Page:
So, hurrah. BarCamp. What a great experience :)
One thing bothered me a little tho, and that was the ‘geekiness’ demarcation.
Apparently if you’re into UCD or Usability or – heaven forbid, marketing, you’re not a geek. Only uber-programming types are nerds apparently. And, just maybe, Flash-ers…
It’s kind of strange… because in my non-BarCamp life, I get the geek/nerd label all the time. Gosh, I thought just turning up to BarCamp was a pre-qualifier.
I though I’d look it on on Wikipedia. Here’s what they’re currently agreeing to:
I think it’s fair to say that definition covers just about everyone who attended BarCamp. Not just the ones who cut code. So, perhaps let’s not use the term in an exclusionary way.
I’m not sure where this idea has come from that people who don’t do the hard core technical stuff for a living are somehow afraid of people who do.
Or that we find the incomprehensible.
Or that we don’t want to and enjoy hanging out with them.
Or that we couldn’t learn something from them.
Or that, who knows, they might even learn something from us.
I can only speak for myself, but I think that’s rubbish.
Can we stop it please and just all play nicely because I thought that the diversity and the togetherness were two of the best bits of BarCamp.
Unfortunately, very average customer experiences are not hard to come across… even from brands that you really want to like… It’s a shame, because sometimes the smallest things can make all the difference. Like… if you’re giving people an automated, machine driven service, then maybe play on what’s good about it – the speed, possibly the accuracy? And compensate for the downside – the lack of personal service. And if humans are providing the service, then *behave* like a human being who is interactive with another human being.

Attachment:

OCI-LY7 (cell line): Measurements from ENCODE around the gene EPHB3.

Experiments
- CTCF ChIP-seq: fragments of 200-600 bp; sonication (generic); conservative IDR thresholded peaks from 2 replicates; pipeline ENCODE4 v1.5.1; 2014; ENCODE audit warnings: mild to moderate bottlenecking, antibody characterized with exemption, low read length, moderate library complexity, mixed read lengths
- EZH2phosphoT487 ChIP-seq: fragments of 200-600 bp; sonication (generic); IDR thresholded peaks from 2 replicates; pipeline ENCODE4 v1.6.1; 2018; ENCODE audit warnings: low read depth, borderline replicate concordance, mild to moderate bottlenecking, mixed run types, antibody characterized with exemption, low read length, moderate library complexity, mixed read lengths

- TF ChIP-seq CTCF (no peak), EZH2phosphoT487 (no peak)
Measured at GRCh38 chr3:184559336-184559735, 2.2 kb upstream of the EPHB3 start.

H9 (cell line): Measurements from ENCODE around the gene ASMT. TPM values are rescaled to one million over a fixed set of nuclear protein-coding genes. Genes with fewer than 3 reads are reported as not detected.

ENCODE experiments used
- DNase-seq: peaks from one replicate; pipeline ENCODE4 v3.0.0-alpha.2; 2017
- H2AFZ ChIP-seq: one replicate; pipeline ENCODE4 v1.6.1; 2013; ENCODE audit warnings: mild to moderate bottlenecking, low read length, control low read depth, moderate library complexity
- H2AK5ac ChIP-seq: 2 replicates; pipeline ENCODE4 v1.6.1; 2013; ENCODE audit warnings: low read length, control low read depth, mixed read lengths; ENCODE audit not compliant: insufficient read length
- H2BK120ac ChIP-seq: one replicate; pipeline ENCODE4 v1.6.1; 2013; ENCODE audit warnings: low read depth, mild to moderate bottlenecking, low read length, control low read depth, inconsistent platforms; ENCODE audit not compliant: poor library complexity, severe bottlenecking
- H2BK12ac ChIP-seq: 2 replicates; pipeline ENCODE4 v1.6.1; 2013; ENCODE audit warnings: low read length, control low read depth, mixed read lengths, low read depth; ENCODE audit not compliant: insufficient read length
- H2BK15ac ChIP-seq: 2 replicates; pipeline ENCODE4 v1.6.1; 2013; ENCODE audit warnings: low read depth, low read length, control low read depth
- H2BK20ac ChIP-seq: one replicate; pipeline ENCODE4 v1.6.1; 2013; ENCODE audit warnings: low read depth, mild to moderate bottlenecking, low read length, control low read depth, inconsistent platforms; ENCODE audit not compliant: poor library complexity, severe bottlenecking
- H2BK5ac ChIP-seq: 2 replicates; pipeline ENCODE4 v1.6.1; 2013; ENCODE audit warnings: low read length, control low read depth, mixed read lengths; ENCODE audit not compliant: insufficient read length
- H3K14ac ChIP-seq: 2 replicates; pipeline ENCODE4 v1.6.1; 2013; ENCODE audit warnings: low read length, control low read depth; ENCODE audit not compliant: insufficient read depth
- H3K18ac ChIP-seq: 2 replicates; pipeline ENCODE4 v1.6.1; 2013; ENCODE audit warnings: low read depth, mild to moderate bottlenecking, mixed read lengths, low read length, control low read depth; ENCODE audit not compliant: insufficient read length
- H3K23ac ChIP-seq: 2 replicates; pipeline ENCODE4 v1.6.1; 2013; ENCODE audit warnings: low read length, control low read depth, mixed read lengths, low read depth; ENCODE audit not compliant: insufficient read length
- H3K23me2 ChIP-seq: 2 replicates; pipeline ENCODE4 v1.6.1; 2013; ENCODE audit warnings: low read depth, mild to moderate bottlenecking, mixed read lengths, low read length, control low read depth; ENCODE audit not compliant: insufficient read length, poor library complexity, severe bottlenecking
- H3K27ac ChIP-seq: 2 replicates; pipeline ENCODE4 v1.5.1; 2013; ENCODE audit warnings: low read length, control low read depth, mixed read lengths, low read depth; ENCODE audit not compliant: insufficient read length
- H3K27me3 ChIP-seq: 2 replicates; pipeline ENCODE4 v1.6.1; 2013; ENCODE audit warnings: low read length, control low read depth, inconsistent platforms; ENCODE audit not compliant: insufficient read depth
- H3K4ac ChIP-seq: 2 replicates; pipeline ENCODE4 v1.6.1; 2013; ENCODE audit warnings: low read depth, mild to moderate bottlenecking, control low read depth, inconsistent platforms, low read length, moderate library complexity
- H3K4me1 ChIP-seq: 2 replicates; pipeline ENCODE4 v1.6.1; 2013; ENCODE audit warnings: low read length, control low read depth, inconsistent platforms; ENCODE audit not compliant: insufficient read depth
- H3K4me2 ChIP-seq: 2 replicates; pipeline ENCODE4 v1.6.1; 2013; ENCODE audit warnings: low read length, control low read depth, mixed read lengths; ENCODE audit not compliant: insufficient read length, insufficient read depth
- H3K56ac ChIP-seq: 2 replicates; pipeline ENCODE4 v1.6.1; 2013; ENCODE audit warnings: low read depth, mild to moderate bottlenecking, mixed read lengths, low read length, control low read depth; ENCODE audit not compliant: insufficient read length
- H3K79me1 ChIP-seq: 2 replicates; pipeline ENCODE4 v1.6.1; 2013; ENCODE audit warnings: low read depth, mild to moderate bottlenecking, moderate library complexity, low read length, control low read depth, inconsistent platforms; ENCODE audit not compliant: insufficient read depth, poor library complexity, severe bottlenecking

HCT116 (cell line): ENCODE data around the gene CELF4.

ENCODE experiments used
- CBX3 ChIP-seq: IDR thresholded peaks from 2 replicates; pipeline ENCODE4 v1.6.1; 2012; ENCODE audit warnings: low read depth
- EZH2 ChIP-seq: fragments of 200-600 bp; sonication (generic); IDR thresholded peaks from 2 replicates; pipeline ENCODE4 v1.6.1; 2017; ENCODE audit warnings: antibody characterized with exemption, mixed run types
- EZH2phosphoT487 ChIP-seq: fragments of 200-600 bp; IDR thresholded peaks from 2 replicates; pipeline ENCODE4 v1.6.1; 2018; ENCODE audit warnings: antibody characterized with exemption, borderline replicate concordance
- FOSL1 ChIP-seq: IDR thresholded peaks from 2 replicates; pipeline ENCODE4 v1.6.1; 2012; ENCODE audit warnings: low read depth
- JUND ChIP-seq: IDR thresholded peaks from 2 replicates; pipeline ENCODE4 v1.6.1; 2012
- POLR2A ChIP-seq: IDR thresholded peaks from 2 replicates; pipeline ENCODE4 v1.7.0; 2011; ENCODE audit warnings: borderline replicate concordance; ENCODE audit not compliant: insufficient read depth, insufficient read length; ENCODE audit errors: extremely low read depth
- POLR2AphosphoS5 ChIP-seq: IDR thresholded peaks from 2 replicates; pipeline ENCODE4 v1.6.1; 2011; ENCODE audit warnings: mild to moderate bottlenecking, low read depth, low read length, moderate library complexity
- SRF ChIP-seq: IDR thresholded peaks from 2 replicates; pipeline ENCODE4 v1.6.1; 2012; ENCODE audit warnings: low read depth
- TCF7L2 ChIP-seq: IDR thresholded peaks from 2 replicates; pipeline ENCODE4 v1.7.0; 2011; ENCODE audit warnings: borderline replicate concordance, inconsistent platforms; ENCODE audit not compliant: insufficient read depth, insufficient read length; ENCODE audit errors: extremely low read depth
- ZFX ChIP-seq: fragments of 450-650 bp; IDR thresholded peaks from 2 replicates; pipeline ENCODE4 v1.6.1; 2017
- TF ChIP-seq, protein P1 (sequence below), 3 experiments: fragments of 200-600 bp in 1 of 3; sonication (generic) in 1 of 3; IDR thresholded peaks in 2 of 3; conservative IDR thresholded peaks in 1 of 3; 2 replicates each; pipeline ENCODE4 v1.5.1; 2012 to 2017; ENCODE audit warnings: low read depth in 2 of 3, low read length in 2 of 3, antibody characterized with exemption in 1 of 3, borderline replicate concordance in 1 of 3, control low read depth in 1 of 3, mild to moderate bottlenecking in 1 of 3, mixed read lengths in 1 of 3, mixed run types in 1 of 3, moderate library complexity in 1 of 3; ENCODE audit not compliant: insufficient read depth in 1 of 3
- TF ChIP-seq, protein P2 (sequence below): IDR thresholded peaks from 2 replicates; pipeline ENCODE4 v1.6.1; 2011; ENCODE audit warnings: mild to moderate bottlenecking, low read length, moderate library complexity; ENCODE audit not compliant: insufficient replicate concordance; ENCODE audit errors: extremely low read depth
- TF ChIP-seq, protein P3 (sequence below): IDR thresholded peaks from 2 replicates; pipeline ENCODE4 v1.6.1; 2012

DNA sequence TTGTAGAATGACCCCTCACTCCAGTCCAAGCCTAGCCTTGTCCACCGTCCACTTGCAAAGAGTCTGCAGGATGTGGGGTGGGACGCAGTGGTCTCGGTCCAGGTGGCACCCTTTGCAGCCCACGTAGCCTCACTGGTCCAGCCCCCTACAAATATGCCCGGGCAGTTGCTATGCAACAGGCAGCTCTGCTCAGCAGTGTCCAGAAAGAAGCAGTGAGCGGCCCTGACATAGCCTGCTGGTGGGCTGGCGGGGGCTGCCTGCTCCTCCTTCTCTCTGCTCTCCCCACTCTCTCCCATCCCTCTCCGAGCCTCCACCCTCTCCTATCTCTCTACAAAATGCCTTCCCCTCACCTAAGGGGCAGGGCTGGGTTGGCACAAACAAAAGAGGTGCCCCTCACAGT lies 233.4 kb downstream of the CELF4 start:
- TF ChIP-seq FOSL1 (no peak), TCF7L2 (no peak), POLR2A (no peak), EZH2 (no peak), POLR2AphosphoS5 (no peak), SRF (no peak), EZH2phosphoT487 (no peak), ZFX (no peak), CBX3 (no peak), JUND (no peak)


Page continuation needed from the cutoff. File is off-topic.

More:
I’m not just an email address you know. I’m a person. And I’m suitably frustrated, concerned, upset by something about your company to be contacting you. I don’t complain much. Perhaps you might take a moment to think about what kind of emotions I might be experiencing and ensure that your response is appropriate to those emotions…. otherwise I might get to thinking you don’t care. If you’ve done something kind of dodgy, then maybe – oh, I don’t know – apologise?!
Good customer experience is very rarely rocket science. It’s usually just a matter of giving a damn and being a little bit thoughtful.
OK, so this is a venting and sharing post. But hopefully it’s instructional and interesting. You be the judge. Or, better still, feel free to vent and share similarly dodgy experiences.
Let’s look at two recent experiences… which will we start with. Bad or Worse?